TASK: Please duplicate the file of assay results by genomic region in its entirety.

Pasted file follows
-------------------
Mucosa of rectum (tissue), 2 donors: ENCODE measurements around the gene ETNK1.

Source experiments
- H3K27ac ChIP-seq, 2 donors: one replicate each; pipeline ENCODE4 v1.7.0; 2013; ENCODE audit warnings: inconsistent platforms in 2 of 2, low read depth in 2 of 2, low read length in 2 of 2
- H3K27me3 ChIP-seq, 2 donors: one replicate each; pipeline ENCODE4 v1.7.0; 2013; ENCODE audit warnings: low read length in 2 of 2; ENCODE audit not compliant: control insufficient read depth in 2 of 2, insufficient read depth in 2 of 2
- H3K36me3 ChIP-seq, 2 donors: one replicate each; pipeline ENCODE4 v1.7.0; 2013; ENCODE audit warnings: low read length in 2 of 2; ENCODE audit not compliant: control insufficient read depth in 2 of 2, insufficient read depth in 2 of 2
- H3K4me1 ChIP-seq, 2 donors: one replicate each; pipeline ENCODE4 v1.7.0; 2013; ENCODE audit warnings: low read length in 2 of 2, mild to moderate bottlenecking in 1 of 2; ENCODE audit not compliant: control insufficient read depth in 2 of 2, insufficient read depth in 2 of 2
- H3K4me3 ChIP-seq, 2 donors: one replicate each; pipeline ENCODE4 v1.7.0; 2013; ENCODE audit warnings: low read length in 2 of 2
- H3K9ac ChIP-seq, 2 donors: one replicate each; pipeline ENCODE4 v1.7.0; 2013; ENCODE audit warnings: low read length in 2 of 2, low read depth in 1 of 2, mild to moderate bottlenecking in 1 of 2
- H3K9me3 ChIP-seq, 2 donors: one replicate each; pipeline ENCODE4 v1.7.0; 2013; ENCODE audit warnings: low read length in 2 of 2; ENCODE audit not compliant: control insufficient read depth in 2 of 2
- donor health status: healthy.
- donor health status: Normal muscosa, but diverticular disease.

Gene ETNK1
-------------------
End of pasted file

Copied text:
Mucosa of rectum (tissue), 2 donors: ENCODE measurements around the gene ETNK1.

Source experiments
- H3K27ac ChIP-seq, 2 donors: one replicate each; pipeline ENCODE4 v1.7.0; 2013; ENCODE audit warnings: inconsistent platforms in 2 of 2, low read depth in 2 of 2, low read length in 2 of 2
- H3K27me3 ChIP-seq, 2 donors: one replicate each; pipeline ENCODE4 v1.7.0; 2013; ENCODE audit warnings: low read length in 2 of 2; ENCODE audit not compliant: control insufficient read depth in 2 of 2, insufficient read depth in 2 of 2
- H3K36me3 ChIP-seq, 2 donors: one replicate each; pipeline ENCODE4 v1.7.0; 2013; ENCODE audit warnings: low read length in 2 of 2; ENCODE audit not compliant: control insufficient read depth in 2 of 2, insufficient read depth in 2 of 2
- H3K4me1 ChIP-seq, 2 donors: one replicate each; pipeline ENCODE4 v1.7.0; 2013; ENCODE audit warnings: low read length in 2 of 2, mild to moderate bottlenecking in 1 of 2; ENCODE audit not compliant: control insufficient read depth in 2 of 2, insufficient read depth in 2 of 2
- H3K4me3 ChIP-seq, 2 donors: one replicate each; pipeline ENCODE4 v1.7.0; 2013; ENCODE audit warnings: low read length in 2 of 2
- H3K9ac ChIP-seq, 2 donors: one replicate each; pipeline ENCODE4 v1.7.0; 2013; ENCODE audit warnings: low read length in 2 of 2, low read depth in 1 of 2, mild to moderate bottlenecking in 1 of 2
- H3K9me3 ChIP-seq, 2 donors: one replicate each; pipeline ENCODE4 v1.7.0; 2013; ENCODE audit warnings: low read length in 2 of 2; ENCODE audit not compliant: control insufficient read depth in 2 of 2
- donor health status: healthy.
- donor health status: Normal muscosa, but diverticular disease.

Gene ETNK1